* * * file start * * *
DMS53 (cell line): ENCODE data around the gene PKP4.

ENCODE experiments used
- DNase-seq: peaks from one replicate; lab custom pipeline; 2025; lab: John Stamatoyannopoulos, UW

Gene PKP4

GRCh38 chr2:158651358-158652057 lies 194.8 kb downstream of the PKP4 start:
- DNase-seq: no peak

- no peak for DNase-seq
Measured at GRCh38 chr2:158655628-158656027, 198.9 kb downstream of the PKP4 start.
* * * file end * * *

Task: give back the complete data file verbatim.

DMS53 (cell line): ENCODE data around the gene PKP4.

ENCODE experiments used
- DNase-seq: peaks from one replicate; lab custom pipeline; 2025; lab: John Stamatoyannopoulos, UW

Gene PKP4

GRCh38 chr2:158651358-158652057 lies 194.8 kb downstream of the PKP4 start:
- DNase-seq: no peak

- no peak for DNase-seq
Measured at GRCh38 chr2:158655628-158656027, 198.9 kb downstream of the PKP4 start.